Theories on the Beginnings and Structure of Joint-families (

Teorije o nastanku i strukturi porodičnih zadruga
Theories on the Beginnings and Structure of Joint-families ("Zadruga")

Author(s): Nada Novaković
Subject(s): Micro-Economics, Regional Geography, Economic history, Recent History (1900 till today), 19th Century, Socio-Economic Research
Published by: Институт друштвених наука
Keywords: family communities – zadruga; kinship; division of labor; common property; tax system

Summary/Abstract: In this paper the author has a critical standpoint toward the most known theories on joint family communities. The works of the up-to-now called Yugoslav authors were put in the foreground. The works of foreign authors were placed after. They were classified by a general criterion, by how the authors saw the origins of this form of family. The comprehension of the basic characteristics depends, as a rule, on that, as well as the elements structure, changing processes, adjustment to new conditions and extinction of the joint family community.The first part of this article is devoted to theories about family communities as an institution of the Slavs. In this way its origin is connected with elements of a certain ethnic community. The range and consequences of such beliefs are suggested.The second part is reserved to explaining the family community as an institution which appeared in feudalism. It is a consequence of the tax system role. With its termination, the communities fell apart. This kind of social development determination and this type of family is proven to be ahistorical. It is predominantly stressed that the authors neglected that feudalism was a class society and overemphasized the force factor significance.The third part deals with theories which believe joint-family communities as an institution which arose in the transition from tribal to class society. These researchers stress that it is a general, historically determined conditioned form, which originated before class society and terminated with its development. Elements of its structure are especially important, as well as methods of its transformation in new conditions and termination processes. The essence of this belief is the following: a joint-family is a general historical form of family organization which arose in the transition from tribal to class society. The most important characteristics are: 1) blood relationship among men members; 2) common property; 3) undeveloped division of labor, and plain peoples work is the most important for its survival; 4) democratic control; and 5) it is not just mere gathering of simple families; it is based on kinship, origin and precedes monogrammed families.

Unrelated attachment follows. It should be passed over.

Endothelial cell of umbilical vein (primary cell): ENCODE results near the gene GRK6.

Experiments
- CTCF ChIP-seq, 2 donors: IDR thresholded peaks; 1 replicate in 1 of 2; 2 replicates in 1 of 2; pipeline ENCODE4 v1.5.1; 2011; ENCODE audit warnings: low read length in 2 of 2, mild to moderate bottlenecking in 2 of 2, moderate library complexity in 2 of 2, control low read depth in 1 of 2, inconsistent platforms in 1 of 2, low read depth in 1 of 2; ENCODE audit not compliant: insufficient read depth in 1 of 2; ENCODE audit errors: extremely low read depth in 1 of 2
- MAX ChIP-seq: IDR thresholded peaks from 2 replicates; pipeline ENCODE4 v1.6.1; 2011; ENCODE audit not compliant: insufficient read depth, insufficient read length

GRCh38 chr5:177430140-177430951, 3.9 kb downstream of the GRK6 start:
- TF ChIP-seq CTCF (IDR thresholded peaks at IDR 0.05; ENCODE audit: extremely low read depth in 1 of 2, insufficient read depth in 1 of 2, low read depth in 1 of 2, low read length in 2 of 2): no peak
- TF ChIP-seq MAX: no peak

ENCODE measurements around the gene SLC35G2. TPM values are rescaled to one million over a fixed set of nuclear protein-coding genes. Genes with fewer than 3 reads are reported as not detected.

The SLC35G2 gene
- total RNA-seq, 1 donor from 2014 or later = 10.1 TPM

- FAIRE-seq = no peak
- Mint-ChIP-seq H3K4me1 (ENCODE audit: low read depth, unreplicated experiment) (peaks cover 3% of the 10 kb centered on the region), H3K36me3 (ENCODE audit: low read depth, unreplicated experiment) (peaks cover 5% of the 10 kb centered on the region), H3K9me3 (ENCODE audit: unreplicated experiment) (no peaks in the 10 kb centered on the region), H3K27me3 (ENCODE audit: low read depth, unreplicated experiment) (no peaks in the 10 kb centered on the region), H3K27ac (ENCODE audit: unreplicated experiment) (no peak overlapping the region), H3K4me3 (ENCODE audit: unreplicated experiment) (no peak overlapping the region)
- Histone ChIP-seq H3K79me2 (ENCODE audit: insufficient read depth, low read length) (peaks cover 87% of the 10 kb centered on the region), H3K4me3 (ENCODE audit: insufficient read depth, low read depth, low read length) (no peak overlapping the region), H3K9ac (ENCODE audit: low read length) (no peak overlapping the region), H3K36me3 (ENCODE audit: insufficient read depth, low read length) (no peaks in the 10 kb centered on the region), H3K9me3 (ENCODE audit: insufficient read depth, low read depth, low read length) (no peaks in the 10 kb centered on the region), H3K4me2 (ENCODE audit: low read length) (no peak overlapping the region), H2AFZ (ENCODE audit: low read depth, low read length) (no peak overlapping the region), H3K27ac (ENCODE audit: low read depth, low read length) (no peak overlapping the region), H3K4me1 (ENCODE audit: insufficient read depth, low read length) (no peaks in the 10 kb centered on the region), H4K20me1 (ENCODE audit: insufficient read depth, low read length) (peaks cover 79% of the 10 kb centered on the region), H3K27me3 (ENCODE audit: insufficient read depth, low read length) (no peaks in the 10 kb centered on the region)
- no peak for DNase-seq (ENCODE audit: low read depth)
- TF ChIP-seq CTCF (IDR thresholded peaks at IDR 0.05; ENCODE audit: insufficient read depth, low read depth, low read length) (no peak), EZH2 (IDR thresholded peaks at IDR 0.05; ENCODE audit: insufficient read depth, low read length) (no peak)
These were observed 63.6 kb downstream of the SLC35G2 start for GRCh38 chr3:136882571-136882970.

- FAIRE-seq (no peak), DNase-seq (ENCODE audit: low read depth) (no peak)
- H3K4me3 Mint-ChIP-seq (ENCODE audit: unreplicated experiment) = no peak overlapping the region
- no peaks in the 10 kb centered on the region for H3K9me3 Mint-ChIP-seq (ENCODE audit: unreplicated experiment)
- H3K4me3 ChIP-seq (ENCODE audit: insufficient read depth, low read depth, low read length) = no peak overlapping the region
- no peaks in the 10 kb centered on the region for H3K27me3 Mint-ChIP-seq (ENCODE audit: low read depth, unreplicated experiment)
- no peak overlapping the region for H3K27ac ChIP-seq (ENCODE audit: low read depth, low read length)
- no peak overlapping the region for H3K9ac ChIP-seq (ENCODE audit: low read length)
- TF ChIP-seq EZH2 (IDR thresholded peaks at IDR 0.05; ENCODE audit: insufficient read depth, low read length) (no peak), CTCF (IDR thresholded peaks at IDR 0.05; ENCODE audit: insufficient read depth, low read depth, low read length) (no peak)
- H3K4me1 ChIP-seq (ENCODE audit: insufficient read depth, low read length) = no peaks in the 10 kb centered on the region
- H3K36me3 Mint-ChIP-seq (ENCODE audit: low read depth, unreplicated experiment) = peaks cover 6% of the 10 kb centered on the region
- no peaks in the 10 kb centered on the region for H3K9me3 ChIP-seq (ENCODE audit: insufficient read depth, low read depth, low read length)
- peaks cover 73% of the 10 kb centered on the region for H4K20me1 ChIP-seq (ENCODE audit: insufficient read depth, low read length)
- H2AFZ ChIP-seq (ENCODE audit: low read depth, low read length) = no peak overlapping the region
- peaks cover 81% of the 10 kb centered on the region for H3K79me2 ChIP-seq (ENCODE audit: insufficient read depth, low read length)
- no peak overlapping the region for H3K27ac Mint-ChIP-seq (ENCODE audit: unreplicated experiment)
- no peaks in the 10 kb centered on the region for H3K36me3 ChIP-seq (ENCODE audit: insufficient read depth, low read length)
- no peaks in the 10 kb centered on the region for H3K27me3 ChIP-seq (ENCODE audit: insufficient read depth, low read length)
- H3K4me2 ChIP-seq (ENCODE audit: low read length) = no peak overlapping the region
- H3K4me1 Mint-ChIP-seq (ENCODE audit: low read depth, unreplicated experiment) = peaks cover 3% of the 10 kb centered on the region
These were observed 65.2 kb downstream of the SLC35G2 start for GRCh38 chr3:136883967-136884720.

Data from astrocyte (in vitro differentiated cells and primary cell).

• Issue Year: 43/2005
  • Issue No: 1-4
  • Page Range: 105-134
  • Page Count: 30
  • Language: Serbian